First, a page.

An Academy Award–winning dark fable set five years after the end of the Spanish Civil War, Pan’s Labyrinth encapsulates the rich visual style and genre-defying craft of Guillermo del Toro. Eleven-year-old Ofelia (Ivana Baquero, in a mature and tender performance) comes face to face with the horrors of fascism when she and her pregnant mother are uprooted to the countryside, where her new stepfather (Sergi López), a sadistic captain in General Franco’s army, hunts down Republican guerrillas who refuse to give up the fight. The violent reality in which she lives merges seamlessly with a fantastical interior world when Ofelia meets a faun in a decaying labyrinth and is set on a strange, mythic journey that is at once terrifying and beautiful. In his revisiting of this bloody period in Spanish history, del Toro creates a vivid depiction of the monstrosities of war infiltrating a child’s imagination and threatening the innocence of youth.
In 'Pan's Labyrinth,' ten-year-old Ofelia, played by the highly talented Ivana Baquero, escapes the cruelty and inhumanity of the real world in favor of fantasy and fairy tales. She's an incredibly caring and sensitive girl who finds comfort and solace in the reverie of her imagination, inventing whimsical adventures fraught with danger about heroism, self-sacrifice and the virtue of innocence. The adults in her life have long ago abandoned such childhood games, going so far as to call such stories immature foolishness and a frivolous waste. Her new stepfather Captain Vidal, a terrifyingly convincing Sergi López, is a cold-hearted leader so stern and austere in his fascist conservative view of the world as it is and should be that it's difficult to imagine he was ever an inventive child. Her doting pregnant mother Carmen (Ariadna Gil) can only encourage her daughter's imagination for so long that it eventually feels more like tolerating than supportive. The captain's housekeeper with a dangerous secret Mercedes (a wonderful Maribel Verdú) is sympathetic to Ofelia's fanciful games, but she, too, confesses having to forsake such whims in order to survive the real world.
Set against the backdrop of the Spanish Civil War, del Toro brings his recurring "loss of innocence" theme full circle with a darkly somber but dismally macabre fairy tale about a little girl caught between two worlds. And part of the film's beauty and intelligence is its creator allowing his audience to decide which of those contrasting worlds we're actually talking about. On the one hand, we have the cold, hard reality of when totalitarian dictator Francisco Franco was to reign for the next three decades battling with the more hospitable and colorful escapism of fantasy where anything is possible. And on the other hand, del Toro's script is the archetypal coming-of-age story when a child reaches a certain age and internally struggles with adopting the world's less fanciful challenges. More importantly, the women in Ofelia's life have surrendered to the cold brutality and sometimes hellish savagery of reality. Her mother's quiet submission to a callous, stony-hearted husband is justified as the only way to survive, and her only friend Mercedes endures a vicious employer with bowed compliance while concealing her true self and a mourning sadness for her childhood innocence.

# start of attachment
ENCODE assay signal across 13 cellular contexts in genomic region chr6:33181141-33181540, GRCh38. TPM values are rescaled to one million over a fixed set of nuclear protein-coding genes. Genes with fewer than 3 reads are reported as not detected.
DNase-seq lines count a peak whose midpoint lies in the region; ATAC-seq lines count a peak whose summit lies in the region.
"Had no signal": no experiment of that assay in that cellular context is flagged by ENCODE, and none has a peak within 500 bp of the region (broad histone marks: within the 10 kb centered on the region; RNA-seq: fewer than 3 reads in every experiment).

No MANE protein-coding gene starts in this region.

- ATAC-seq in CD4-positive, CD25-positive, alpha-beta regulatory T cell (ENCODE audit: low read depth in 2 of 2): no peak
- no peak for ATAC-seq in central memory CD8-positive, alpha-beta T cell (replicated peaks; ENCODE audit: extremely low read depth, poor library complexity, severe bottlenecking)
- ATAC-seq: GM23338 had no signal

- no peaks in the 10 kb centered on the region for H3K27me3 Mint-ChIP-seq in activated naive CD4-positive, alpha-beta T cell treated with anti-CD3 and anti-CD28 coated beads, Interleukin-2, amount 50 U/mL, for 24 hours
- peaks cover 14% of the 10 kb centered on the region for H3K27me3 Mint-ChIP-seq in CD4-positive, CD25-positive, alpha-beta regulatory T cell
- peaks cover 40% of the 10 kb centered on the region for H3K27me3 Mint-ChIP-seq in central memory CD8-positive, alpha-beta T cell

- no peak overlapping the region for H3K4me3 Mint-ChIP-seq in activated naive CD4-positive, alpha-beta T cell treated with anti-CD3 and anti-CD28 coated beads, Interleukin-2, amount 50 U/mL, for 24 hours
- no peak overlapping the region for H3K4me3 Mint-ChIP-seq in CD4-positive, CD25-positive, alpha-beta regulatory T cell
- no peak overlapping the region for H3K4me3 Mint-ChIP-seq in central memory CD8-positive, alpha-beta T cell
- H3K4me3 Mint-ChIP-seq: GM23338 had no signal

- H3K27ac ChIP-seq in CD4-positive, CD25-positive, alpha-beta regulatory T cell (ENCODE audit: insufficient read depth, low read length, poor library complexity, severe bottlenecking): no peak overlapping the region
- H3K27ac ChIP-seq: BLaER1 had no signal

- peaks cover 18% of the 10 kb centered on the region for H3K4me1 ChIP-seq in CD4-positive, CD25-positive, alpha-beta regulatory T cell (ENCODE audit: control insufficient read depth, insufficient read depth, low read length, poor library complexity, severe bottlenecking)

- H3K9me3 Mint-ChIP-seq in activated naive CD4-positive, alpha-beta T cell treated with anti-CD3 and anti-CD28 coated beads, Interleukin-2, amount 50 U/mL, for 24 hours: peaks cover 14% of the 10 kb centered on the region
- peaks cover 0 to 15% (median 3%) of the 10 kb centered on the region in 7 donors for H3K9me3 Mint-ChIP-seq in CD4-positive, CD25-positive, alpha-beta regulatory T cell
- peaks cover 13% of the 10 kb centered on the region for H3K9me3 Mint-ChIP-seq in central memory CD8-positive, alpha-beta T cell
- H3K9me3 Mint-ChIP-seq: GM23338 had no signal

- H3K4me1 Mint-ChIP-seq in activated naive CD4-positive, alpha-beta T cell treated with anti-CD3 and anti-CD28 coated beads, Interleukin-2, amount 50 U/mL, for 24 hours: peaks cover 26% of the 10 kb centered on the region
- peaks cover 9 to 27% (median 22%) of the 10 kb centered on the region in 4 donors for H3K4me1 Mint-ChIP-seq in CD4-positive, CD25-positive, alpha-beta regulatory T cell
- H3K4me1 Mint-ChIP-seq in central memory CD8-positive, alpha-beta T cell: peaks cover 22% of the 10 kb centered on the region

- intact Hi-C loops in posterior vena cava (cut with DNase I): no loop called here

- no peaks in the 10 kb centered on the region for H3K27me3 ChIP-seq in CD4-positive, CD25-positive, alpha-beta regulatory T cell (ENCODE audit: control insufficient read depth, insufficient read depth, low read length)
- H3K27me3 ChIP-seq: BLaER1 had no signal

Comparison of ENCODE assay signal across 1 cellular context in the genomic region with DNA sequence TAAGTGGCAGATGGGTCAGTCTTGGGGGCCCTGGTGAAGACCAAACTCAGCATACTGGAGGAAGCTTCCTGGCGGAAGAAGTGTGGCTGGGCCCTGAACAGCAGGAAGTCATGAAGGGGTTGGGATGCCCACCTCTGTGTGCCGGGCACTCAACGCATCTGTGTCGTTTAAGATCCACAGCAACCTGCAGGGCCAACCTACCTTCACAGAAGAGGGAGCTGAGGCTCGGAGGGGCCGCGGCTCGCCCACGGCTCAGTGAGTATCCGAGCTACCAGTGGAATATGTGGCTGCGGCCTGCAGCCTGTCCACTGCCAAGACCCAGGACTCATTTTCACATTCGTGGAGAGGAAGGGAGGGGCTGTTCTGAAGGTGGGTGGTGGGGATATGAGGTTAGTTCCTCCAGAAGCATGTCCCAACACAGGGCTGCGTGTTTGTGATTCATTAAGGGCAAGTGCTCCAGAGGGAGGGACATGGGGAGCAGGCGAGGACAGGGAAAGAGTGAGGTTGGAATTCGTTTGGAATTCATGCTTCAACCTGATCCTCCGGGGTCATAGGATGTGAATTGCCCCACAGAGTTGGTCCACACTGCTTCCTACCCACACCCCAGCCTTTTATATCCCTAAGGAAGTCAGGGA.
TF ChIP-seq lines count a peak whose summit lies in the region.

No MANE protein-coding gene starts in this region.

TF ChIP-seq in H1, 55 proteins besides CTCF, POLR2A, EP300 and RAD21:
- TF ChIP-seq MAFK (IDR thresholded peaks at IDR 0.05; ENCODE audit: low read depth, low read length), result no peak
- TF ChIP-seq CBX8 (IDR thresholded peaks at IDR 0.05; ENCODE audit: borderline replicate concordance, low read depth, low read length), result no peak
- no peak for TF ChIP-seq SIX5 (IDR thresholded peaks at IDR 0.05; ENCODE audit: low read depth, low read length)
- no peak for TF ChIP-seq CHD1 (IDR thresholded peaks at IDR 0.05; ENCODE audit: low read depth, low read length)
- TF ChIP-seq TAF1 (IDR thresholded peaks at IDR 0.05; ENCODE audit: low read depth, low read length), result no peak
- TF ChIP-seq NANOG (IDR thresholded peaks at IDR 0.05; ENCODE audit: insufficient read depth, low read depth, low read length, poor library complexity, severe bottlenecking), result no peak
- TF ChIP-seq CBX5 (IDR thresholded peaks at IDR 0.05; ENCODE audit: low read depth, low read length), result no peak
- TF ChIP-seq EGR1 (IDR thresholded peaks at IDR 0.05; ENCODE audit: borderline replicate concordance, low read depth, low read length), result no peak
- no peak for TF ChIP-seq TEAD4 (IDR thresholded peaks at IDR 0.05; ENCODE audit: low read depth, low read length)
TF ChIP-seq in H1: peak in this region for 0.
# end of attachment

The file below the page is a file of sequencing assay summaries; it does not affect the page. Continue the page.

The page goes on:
On a larger, overreaching theme, del Toro explores how much the real world influences and even fuels the imagination. Ofelia's fantasy of possibly being the reincarnated Princess Moanna of the underworld is inhabited by dark, shocking creatures whose intentions are never strictly black or white. Creepily portrayed by Doug Jones, Pan's terrifying appearance is only skin deep, but like Mercedes and the pitiable Dr. Ferreiro (Álex Angulo), time reveals the forest beast is an ally who touches on the plot's subject of blind obedience and the virtue of skepticism. Similar to the captain's brutish trampling of a child's creativity, the Pale Man (also played by Jones) comes with a sadistic appetite for the soul of children while using a bountiful feast to lure the innocent. And the Mexican director ingeniously employs various folk tale motifs for articulating these ideas and brilliantly capturing the imagination of his audience. From the obvious allusions of Lewis Carroll's Alice in Wonderland books and the works of Jorge Luis Borges to subtler references of the Brothers Grimm (instead of a wicked stepmother, we have a wicked stepfather) and Guillermo Navarro's photography taking inspiration from Francisco Goya's paintings, 'Pan's Labyrinth' is one of the most poignantly haunting fantasy tales of our time.